(in chamber).
Terror in some.
8–10 70–90 230–300 Poor concentration and mental confusion.
Stupefaction with some decrease in dexterity and judgment.
Loss of memory, increased excitability.
10+ 90+ 300+ Hallucinations.
Increased intensity of vision and hearing.
Sense of impending blackout, euphoria, dizziness, manic
Mania
Mania, the presence of which is a criterion for certain psychiatric diagnoses, is a state of abnormally elevated or irritable mood, arousal, and/ or energy levels. In a sense, it is the opposite of depression...

 or depressive states, a sense of levitation
Levitation
Levitation is the process by which an object is suspended by a physical force against gravity, in a stable position without solid physical contact...

, disorganization of the sense of time, changes in facial appearance.
Unconsciousness. Death.

Causes

The cause of narcosis is related to the increased solubility of gases in body tissues, as a result of the elevated pressures at depth (Henry's law
Henry's law
In physics, Henry's law is one of the gas laws formulated by William Henry in 1803. It states that:An equivalent way of stating the law is that the solubility of a gas in a liquid at a particular temperature is proportional to the pressure of that gas above the liquid...

).
Modern theories have suggested that inert gases dissolving in the lipid bilayer
Lipid bilayer
The lipid bilayer is a thin membrane made of two layers of lipid molecules. These membranes are flat sheets that form a continuous barrier around cells. The cell membrane of almost all living organisms and many viruses are made of a lipid bilayer, as are the membranes surrounding the cell nucleus...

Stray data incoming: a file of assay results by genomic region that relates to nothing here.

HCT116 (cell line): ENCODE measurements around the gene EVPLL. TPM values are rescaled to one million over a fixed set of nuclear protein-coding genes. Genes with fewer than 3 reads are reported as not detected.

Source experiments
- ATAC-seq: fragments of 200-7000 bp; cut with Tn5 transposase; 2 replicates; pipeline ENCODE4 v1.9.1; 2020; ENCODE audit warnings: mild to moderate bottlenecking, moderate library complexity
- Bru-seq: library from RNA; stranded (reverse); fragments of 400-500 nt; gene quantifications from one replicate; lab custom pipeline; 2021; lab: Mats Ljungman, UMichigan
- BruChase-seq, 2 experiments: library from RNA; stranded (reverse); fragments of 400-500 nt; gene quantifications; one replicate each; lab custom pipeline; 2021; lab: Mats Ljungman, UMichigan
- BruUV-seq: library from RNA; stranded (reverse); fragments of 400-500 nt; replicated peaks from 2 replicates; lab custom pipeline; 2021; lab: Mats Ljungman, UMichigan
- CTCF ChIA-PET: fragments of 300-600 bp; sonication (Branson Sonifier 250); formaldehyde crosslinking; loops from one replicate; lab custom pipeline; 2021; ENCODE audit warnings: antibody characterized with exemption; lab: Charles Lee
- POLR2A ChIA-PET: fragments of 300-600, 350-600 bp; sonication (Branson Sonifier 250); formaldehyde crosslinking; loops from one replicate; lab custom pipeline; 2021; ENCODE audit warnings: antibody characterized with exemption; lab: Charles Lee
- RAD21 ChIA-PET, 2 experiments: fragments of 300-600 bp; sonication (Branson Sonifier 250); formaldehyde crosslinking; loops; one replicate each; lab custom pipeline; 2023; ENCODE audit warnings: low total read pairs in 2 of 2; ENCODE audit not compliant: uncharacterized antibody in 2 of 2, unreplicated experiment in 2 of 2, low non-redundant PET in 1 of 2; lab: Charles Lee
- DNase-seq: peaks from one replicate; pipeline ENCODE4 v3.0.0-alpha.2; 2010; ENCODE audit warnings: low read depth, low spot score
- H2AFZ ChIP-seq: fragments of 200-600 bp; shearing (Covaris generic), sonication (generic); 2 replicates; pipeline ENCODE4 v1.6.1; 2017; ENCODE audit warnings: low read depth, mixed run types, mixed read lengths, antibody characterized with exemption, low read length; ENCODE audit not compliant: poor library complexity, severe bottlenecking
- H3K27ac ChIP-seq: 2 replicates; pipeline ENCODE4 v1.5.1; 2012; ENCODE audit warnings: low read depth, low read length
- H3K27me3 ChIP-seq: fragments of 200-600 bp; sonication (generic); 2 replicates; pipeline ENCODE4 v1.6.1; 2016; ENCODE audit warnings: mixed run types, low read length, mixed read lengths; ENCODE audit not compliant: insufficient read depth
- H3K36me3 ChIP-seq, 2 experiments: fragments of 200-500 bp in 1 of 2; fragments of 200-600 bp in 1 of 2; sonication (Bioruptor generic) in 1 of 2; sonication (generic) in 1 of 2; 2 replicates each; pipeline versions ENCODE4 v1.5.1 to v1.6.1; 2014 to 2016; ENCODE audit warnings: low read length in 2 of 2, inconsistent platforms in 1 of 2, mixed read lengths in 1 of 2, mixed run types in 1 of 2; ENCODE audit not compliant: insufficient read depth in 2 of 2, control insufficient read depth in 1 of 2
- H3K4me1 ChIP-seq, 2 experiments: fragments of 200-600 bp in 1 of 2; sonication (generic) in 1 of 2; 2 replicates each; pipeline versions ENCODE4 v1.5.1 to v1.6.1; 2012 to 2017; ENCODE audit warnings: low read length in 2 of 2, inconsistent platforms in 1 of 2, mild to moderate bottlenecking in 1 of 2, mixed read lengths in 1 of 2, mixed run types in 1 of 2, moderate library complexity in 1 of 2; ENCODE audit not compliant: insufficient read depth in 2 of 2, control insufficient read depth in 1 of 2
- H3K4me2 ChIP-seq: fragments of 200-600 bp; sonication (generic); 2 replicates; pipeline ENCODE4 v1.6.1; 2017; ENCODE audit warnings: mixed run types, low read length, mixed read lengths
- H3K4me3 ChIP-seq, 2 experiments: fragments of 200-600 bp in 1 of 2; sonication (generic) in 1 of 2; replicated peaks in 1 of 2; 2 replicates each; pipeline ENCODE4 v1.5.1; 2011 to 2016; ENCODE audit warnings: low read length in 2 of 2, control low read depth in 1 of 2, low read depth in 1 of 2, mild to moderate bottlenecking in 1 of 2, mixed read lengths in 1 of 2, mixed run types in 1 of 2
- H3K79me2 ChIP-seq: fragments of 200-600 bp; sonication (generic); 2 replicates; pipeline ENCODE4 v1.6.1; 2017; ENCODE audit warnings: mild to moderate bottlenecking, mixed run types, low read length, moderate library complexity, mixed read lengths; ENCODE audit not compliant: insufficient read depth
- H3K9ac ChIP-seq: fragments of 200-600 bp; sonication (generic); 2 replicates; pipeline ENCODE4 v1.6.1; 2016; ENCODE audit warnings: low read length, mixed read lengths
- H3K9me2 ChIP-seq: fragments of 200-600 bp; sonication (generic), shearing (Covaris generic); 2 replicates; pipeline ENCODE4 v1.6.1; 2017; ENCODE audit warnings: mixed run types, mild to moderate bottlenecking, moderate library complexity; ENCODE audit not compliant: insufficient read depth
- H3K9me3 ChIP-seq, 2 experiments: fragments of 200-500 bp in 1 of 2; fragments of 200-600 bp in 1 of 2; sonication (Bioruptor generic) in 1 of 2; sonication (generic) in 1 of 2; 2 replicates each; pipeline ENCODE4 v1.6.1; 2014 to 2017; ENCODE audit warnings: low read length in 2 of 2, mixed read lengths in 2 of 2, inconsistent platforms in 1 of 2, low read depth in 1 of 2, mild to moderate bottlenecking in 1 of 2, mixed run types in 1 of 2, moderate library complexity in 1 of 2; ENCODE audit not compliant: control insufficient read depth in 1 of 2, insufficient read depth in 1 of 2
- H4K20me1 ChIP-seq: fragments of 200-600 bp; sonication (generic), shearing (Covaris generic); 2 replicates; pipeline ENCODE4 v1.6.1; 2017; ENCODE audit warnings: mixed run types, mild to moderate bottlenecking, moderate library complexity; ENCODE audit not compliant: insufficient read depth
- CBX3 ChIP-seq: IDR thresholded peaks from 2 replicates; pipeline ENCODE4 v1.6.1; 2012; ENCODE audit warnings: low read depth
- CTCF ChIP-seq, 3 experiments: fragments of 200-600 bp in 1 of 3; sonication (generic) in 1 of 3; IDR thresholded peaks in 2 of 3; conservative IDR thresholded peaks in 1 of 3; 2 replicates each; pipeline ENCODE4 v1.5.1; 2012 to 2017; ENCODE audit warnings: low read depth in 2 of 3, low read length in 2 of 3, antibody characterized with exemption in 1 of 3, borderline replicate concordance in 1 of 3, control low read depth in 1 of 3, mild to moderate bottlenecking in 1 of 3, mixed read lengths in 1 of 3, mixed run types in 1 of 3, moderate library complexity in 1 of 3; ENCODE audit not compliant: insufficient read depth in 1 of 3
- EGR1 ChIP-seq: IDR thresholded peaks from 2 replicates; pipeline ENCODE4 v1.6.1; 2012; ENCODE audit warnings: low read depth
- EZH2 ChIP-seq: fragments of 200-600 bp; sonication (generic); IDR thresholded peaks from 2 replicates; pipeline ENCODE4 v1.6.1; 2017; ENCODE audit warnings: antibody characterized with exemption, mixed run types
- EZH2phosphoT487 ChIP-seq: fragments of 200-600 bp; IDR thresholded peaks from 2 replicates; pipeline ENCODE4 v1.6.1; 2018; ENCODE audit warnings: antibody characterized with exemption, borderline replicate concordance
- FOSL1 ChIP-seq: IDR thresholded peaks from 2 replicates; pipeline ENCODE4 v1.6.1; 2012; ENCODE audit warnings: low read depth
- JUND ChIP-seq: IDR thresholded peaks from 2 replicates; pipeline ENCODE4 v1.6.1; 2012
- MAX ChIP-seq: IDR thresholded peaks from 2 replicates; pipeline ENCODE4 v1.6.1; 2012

of cell membrane
Cell membrane
The cell membrane or plasma membrane is a biological membrane that separates the interior of all cells from the outside environment. The cell membrane is selectively permeable to ions and organic molecules and controls the movement of substances in and out of cells. It basically protects the cell...

s cause narcosis.
More recently, researchers have been looking at neurotransmitter receptor
Neurotransmitter receptor
A Neurotransmitter receptor is a membrane receptor protein that is activated by a Neurotransmitter. A membrane protein interacts with the lipid bilayer that encloses the cell and a membrane receptor protein interacts with a chemical in the cells external environment, which binds to the cell...

 protein mechanisms as a possible cause of the narcosis.
The breathing gas mix entering the diver's lung
Human lung
The human lungs are the organs of respiration in humans. Humans have two lungs, with the left being divided into two lobes and the right into three lobes. Together, the lungs contain approximately of airways and 300 to 500 million alveoli, having a total surface area of about in...

s will have the same pressure as the surrounding water, known as the ambient pressure
Ambient pressure